Table lb: indicate the t- value of 0.53 with a p- value of 0.00 and the df of 118.

The p -value is less than the stated level of significance set at p< 0.05, which is an indication that, there is no significant difference in the academic achievement of student prior exposure to laboratory apparatus i.e. experimental group and those exposed to lecture method at the beginning or initial stage with any prior exposure. Thus, the null hypothesis which states that there is no significant difference between the mean academic achievements of secondary school chemistry students prior exposure to laboratory apparatus compared to their counterpart not exposed was accepted.

Research Question: How would the academic achievement of students prior exposed to laboratory apparatus on acquisition of process skills of chemistry differ from those not so exposed?

For the purpose of answering the research question, the data collected was analyzed using descriptive statistics in the form of mean and standard deviation as follows.

Table 2a. Summary of Post Test Mean, Mean Difference and Standard Deviation, Scares of Experimental and Control Groups

The post -test in Table 2a shows that the mean performance of experimental group (18.30) is slightly higher than the control group (13.01) with a mean difference of 5. 29 of students who were prior exposure to laboratory apparatus on acquisition of science process skills.

To test whether there was a significant difference in the mean scores of experimental and control group as stated in Ho1 as follows:

Hypothesis one (Ho2) There is no significant difference between the mean academic performance of secondary school chemistry’ student prior exposed to laboratory apparatus compared to their counterpart not exposed.

To test this hypothesis data collected was analyzed using t-test statistic at p <0.05.

Table 2b. Summary of T-Test Analysis of Post- Test Mean Scored of Experimental Group and Control Group

From Table 2b, the results showed t- value of 4.39 with t - value of 0.00 which is less than p = 0.05 at dif = 118. The result shows that there is a significant difference in the academic achievement of secondary school chemistry students prior exposed to laboratory apparatus compared with those not so exposed. The significant is in favour of experimental group as shown in their mean scores.

Therefore the null hypothesis which says there is no significant difference in the academic achievement of experimental and control group was the rejection. The findings of this study is in line with those of some past studies which were of the view that, for concept to be taught in science properly for Learners to understood, the method used in teaching the concepts plays a vital role such studies include those by [7, 8, 9] and most especially House [4], who stated that prior exposure to laboratory apparatus on acquisition of science process skills goes beyond mere seeing which appear more than simply holding a piece of apparatus. He says that, the raw sense behind being exposed to laboratory apparatus strategy can be visible almost unconsciously, without having any significance attached to them.

However, when this seeing is registered and interpreted in the light of prior exposure and expectation, it becomes acquisition of science process skills.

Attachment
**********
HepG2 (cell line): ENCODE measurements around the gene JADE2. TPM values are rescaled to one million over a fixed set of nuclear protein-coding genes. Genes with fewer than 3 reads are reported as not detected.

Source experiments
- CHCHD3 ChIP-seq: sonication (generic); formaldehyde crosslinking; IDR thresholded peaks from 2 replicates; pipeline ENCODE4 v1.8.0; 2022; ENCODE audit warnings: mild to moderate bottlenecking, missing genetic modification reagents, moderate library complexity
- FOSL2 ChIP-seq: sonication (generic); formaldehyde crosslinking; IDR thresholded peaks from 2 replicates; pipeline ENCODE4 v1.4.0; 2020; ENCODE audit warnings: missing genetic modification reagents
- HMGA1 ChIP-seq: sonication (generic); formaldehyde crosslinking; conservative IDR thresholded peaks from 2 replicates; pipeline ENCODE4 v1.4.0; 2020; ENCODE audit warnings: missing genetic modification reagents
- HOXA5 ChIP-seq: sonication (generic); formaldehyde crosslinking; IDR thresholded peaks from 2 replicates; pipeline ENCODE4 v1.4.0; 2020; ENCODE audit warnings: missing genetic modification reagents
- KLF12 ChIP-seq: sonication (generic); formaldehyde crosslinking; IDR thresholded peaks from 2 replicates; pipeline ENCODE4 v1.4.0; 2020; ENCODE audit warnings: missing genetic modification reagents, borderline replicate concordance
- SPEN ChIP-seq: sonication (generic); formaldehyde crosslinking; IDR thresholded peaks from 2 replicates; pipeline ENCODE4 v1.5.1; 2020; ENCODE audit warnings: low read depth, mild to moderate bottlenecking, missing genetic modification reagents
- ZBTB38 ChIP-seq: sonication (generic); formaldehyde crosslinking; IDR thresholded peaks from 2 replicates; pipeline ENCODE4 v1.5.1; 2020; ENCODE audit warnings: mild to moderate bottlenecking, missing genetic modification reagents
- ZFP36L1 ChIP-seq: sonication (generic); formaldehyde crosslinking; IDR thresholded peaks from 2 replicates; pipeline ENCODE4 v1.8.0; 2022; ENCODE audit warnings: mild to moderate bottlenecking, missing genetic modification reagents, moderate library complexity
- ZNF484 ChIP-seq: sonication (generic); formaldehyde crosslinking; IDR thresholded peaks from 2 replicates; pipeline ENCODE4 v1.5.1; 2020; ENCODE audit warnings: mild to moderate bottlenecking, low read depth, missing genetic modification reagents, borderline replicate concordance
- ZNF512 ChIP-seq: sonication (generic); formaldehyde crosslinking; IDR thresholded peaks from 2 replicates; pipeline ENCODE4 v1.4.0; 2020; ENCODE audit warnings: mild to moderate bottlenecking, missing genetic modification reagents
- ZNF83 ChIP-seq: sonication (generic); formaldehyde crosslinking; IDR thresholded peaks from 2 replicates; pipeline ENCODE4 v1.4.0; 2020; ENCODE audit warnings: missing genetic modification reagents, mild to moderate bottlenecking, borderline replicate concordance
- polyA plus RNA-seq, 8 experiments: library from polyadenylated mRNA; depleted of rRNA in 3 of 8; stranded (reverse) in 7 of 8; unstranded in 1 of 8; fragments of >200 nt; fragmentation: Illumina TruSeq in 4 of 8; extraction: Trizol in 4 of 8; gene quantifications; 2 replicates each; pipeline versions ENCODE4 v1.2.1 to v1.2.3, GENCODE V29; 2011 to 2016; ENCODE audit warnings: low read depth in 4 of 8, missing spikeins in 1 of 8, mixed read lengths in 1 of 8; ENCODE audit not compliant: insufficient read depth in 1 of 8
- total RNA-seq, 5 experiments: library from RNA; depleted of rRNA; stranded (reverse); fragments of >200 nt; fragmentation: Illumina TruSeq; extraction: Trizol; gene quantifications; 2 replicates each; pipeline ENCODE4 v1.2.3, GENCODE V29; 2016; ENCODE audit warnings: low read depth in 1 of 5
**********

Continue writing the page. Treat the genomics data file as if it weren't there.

4. Implications of the Findings

Findings from the study suggest the following:

1. Prior exposure to laboratory apparatus or acquisition on process skill strategy is far more superior to the understanding of the concept and hence enhance the academic performance in Chemistry.

2. Prior exposure to laboratory apparatus strategy encourages effective observation and manipulation of chemistry apparatus as the acquisition of science process skills in Chemistry students.

5. Recommendations

Based on the findings of this study the following recommendations were made:

1. Curriculum planner should recommend the use to prior exposure to laboratory apparatus on acquisition of science process skills approach inteaching and learning of chemical concepts. This is because, the approach has the method for creating friendly activities that make the learning of topic love volumetric analysis and separation teaching to be more meaningful.

2. Conferences, seminars and workshop should be organized by professional associations such as educational research centre to sensitize the various stakeholders on the need. For the adaptation of the prior exposure to laboratory apparatus on acquisition of science process, skills.

3. Teachers teaching at secondary schools level should be trained and retrained through workshops on the use of prior exposure to laboratory apparatus in the teaching of Chemistry concepts.

4. Science curriculum developers and educators should produce textbooks and teacher guides based on prior exposure to laboratory apparatus activities model of teaching and learning strategy.

References

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[8]  Mohammed, A. (2012). Retooling Science Teacher Education for Special needs Educational and National Development (unpublished). A paper presented at jibril Aminu Hall Federal College of Education Yola.
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[9]  Opara, J.A. (2011). Some Considerations in Achieving Science Education. Journal of Educational and Social research. 1(4)85-89.